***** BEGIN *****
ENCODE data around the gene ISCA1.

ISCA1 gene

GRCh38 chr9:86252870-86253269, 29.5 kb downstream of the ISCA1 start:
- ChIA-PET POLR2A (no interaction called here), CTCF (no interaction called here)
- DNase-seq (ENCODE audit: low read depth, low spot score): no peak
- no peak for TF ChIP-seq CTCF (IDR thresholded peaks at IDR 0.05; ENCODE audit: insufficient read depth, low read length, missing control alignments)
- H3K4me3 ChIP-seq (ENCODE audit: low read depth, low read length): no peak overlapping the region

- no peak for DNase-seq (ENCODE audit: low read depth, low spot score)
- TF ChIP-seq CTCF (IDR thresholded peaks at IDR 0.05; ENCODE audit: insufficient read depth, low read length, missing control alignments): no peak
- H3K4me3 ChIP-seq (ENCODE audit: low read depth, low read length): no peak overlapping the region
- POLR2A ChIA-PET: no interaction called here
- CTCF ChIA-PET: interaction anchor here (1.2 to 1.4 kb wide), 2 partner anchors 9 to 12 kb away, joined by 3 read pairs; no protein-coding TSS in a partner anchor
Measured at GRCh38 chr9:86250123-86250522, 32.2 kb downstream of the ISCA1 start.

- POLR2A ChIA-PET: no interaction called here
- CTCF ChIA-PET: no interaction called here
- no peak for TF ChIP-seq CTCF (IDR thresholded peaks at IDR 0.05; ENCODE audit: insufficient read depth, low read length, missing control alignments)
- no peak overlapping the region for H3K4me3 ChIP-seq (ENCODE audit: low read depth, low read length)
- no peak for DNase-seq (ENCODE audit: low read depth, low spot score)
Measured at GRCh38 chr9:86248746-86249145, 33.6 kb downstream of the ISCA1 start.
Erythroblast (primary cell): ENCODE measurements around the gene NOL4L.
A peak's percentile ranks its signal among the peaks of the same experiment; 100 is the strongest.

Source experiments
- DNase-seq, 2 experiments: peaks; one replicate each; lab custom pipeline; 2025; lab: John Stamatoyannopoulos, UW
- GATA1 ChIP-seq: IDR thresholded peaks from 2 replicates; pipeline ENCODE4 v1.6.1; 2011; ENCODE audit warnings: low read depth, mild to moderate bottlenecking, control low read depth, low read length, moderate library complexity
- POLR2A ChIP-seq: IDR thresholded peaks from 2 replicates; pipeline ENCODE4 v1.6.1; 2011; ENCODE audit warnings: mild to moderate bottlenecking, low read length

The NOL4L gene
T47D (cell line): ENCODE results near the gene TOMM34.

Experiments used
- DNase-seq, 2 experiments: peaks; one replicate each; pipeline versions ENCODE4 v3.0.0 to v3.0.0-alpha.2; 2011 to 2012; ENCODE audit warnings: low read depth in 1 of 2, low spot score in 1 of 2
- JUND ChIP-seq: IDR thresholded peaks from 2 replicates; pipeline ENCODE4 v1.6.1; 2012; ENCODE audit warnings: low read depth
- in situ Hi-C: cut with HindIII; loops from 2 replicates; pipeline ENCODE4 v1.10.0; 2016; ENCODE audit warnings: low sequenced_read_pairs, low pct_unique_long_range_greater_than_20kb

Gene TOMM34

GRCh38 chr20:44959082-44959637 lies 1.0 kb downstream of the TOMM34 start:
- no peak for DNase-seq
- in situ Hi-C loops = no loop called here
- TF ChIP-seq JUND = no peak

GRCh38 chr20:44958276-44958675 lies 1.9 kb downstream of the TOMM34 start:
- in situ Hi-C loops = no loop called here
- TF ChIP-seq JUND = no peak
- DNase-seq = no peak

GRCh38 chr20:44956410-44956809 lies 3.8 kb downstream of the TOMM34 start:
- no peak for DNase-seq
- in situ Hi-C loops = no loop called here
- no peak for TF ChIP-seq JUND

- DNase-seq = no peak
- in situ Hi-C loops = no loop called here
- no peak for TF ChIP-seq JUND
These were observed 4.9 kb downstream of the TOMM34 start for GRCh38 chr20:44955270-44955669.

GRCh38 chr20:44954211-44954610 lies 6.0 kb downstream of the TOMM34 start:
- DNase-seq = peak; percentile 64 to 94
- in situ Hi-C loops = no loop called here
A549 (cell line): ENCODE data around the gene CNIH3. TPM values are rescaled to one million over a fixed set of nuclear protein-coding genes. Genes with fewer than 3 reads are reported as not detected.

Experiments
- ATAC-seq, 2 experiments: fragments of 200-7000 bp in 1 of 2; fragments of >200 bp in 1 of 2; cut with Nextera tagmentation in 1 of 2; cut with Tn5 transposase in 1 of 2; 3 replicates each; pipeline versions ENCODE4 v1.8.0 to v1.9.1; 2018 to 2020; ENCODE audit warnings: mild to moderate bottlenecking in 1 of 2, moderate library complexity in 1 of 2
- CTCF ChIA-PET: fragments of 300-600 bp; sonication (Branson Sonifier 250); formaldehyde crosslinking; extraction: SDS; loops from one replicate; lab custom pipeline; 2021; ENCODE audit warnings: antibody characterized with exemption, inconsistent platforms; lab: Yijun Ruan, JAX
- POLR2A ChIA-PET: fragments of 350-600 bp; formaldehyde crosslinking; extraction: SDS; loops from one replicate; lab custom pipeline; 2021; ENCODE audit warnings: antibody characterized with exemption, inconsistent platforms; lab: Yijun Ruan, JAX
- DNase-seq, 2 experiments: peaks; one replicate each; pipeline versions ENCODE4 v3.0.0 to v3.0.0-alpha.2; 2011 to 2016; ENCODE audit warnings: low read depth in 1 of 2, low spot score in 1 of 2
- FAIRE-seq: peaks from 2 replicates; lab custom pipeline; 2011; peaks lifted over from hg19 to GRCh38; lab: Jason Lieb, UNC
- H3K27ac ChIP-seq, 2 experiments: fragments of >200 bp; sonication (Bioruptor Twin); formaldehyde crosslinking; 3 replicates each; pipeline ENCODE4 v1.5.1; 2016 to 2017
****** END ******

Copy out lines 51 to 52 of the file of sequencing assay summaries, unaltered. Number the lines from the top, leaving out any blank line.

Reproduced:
- in situ Hi-C loops = no loop called here
A549 (cell line): ENCODE data around the gene CNIH3. TPM values are rescaled to one million over a fixed set of nuclear protein-coding genes. Genes with fewer than 3 reads are reported as not detected.